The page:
1

I've worked for any number of companies, and had Norwegian, Israeli, Russian, Chinese, Indian, Korean, and any number of other foreign nationalities working with me. In at least one company the number of foreign nationals in development exceeded the number of American citizens. So two things to really take from this:

  1. It really is what you know and not necessarily who you know, or how well you speak the language
  2. If you're not going into a place with a significant population that is the same nationality as you, you might be in trouble. It might be tough getting a job in a predominantly Russian group if you're Swahili, for example, and your english is bad, because there's no one else to help transition you through communication issues.

    We would have some people with hideous Russian accents (hideous in thick, fast talkers, etc.) who had a bare understanding of the English language, but I had fallback people I could use as translators in a pinch. If you don't have that and you don't speak/write the language well, it might be more difficult for you.

1

Specifically in answer to

  • Will I have to deal with disrespect on a regular basis?

I have worked in a fair number of shops here ( all in NYC) and have never seen this be an issue for anyone based on personality, race, ethnicity or nationality. I've occasionally seen it based on pure incompetence.

One of the good things about this field is that it usually approaches (at least in the best places to work) a meritocracy. If it's not, or if you find yourself being disrespected or looked down on because of who you, then the place is socially/personally dysfunctional and you probably don't want to be working there anyway.

As others have mentioned here, there are laws that protect you from discrimination or abuse at the workplace. Most employers take these issues very seriously, if for no other reason than fear of lawsuit.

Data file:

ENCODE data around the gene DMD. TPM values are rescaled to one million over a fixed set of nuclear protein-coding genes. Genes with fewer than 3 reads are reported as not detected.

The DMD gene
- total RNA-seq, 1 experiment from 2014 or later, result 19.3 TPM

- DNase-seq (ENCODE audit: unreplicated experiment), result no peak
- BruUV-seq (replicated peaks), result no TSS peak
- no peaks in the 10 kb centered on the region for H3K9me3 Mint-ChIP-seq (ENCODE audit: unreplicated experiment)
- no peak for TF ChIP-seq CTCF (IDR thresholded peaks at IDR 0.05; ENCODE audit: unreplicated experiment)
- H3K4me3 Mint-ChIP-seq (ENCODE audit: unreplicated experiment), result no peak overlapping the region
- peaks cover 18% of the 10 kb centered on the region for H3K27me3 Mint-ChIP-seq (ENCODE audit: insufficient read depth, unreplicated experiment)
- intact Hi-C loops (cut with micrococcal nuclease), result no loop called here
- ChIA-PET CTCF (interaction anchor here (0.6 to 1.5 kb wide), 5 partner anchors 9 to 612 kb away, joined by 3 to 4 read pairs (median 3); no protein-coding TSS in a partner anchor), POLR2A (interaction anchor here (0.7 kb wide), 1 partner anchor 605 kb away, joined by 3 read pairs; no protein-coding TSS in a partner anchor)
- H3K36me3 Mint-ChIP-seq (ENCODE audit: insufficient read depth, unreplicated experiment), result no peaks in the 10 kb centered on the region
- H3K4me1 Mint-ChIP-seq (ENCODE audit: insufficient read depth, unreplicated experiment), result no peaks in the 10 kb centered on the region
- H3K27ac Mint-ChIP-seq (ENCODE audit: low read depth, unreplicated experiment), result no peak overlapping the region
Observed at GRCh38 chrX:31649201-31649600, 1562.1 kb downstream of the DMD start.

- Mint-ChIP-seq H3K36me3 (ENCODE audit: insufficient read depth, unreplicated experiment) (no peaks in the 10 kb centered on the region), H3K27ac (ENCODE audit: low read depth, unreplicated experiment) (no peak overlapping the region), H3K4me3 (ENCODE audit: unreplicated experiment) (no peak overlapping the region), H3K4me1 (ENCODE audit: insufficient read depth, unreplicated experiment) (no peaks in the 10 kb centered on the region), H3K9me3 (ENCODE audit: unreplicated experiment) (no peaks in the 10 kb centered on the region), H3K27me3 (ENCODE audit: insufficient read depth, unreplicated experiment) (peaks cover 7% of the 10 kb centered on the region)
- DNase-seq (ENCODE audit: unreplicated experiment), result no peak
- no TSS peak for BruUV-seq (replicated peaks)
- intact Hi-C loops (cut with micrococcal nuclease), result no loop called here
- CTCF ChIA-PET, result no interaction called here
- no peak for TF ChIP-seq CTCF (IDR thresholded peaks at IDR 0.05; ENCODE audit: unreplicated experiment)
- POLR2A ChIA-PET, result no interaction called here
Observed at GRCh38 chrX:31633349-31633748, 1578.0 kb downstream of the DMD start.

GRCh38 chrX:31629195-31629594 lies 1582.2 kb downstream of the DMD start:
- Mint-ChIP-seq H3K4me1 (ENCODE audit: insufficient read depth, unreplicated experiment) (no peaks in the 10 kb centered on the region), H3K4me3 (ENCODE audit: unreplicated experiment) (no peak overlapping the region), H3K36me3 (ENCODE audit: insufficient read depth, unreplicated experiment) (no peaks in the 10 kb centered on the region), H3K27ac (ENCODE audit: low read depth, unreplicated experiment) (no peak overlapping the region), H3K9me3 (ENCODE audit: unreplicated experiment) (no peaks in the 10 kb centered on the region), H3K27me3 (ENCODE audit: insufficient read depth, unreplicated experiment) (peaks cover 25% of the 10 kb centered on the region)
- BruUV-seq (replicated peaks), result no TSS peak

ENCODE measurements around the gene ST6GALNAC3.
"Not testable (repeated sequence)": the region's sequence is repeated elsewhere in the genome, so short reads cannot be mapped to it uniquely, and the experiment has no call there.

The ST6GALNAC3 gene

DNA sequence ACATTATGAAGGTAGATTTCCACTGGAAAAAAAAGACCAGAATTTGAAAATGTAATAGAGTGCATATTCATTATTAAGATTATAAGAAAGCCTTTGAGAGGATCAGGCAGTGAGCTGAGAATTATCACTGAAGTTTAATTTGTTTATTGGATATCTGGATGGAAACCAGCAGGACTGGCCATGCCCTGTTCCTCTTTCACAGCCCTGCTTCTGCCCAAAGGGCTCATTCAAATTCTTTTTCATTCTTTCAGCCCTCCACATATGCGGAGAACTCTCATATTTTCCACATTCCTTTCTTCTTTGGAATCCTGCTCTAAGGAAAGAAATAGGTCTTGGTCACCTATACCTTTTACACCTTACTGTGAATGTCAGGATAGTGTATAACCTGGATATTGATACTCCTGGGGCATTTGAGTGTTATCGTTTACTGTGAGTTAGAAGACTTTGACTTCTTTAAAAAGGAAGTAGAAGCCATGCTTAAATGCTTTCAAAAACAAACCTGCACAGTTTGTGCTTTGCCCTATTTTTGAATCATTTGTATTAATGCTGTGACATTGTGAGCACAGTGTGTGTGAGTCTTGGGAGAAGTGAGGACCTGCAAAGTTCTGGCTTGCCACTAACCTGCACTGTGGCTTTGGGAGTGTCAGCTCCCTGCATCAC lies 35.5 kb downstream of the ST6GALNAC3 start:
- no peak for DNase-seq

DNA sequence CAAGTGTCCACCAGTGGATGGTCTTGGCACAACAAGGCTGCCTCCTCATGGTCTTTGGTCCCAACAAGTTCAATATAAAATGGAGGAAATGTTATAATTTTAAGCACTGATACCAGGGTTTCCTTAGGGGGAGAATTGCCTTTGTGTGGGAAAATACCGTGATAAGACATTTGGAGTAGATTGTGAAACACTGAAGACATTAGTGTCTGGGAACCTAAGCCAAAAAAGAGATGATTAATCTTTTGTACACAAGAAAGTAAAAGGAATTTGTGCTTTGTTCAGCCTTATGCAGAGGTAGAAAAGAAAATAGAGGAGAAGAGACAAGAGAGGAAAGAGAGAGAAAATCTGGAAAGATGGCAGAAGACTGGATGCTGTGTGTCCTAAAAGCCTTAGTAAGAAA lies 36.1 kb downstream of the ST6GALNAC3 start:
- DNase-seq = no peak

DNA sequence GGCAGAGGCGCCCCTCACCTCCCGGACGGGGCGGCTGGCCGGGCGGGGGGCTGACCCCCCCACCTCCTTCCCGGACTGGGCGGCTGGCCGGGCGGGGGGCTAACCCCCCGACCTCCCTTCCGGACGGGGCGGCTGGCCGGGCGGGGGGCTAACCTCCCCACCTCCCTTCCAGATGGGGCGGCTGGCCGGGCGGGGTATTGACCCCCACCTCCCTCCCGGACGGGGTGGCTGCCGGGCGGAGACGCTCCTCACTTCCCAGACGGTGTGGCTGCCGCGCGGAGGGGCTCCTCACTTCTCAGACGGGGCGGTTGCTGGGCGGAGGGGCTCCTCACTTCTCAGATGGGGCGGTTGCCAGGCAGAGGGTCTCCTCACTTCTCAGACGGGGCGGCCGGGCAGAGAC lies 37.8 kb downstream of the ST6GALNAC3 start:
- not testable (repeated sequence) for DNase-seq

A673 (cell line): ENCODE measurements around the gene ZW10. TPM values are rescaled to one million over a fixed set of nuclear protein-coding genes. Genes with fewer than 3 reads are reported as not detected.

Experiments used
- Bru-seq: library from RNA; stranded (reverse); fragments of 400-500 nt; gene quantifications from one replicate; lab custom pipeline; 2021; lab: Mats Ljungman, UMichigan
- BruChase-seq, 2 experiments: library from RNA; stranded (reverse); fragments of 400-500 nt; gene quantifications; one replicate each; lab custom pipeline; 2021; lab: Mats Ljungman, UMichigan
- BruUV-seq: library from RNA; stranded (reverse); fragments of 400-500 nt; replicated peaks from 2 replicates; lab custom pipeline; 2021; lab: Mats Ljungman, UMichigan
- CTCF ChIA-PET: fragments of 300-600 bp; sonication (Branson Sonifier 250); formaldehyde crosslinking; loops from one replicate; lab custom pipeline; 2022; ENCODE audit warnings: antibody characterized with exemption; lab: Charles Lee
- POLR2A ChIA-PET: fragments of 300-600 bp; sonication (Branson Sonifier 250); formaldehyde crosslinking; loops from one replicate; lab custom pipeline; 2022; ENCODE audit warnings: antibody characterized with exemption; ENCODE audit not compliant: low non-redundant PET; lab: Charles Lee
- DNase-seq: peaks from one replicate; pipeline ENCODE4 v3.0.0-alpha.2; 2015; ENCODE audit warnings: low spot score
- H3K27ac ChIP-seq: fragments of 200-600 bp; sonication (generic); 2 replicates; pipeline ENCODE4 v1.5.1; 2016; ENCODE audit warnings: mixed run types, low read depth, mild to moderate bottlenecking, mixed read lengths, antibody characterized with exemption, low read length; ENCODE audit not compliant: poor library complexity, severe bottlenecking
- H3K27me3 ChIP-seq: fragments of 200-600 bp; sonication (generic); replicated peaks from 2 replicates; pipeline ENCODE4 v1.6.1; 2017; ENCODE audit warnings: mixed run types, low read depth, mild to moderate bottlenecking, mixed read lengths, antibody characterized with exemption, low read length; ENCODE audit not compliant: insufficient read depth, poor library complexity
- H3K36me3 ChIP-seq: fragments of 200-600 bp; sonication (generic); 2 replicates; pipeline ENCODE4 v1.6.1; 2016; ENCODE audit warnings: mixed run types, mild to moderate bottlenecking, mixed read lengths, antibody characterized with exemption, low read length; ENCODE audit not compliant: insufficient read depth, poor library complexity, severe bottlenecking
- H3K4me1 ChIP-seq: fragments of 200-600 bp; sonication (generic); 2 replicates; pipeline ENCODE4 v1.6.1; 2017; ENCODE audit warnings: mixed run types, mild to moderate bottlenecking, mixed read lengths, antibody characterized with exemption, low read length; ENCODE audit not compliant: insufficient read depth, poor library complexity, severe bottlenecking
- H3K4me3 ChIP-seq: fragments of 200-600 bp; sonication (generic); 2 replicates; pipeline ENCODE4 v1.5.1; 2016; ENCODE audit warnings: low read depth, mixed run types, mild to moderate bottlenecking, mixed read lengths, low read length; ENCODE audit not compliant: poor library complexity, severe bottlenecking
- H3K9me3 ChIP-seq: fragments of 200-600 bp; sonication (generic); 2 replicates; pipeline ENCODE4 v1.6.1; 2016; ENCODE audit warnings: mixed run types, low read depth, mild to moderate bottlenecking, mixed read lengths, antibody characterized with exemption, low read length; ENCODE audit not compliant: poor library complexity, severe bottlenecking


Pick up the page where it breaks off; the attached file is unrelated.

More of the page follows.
1

I've worked with many people of foreign origin -- mostly Indians and Chinese -- and I have never seen any sign that anyone was hostile to them. I did have one time on another programming-related forum that I made a reference to my company hiring a Chinese person and someone made a nasty reply about "this is why America is in so much trouble letting all these foreigners come here and take away American jobs" etc. I don't know how typical that attitude is. That's the only time I can think of that I've heard something like that from a computer person. It's possible that more people feel that way but don't say it out loud, but frankly I doubt it.

As has been pointed out, the biggest issue is probably learning the language and minimizing any accent. I often find it frustrating working with foreign-born people whose English is poor or heavily accented making communication difficult, especially over the telephone. (I am reminded of a Chinese woman I worked with whose English was not very good. I once asked her if she had trouble engaging in casual conversations. She replied that yes, she often did, but if everyone else laughed, she figured someone must have told a joke so she laughed too. And that got her through most conversations.)

My biggest advice would be: If you have trouble understanding someone and it's important, don't try to bluff and figure it out later. Politely ask them to repeat themselves or write down the word you don't understand. I think most people will be understanding as you learn to communicate, and better to take the time to understand than to go off and do something wrong.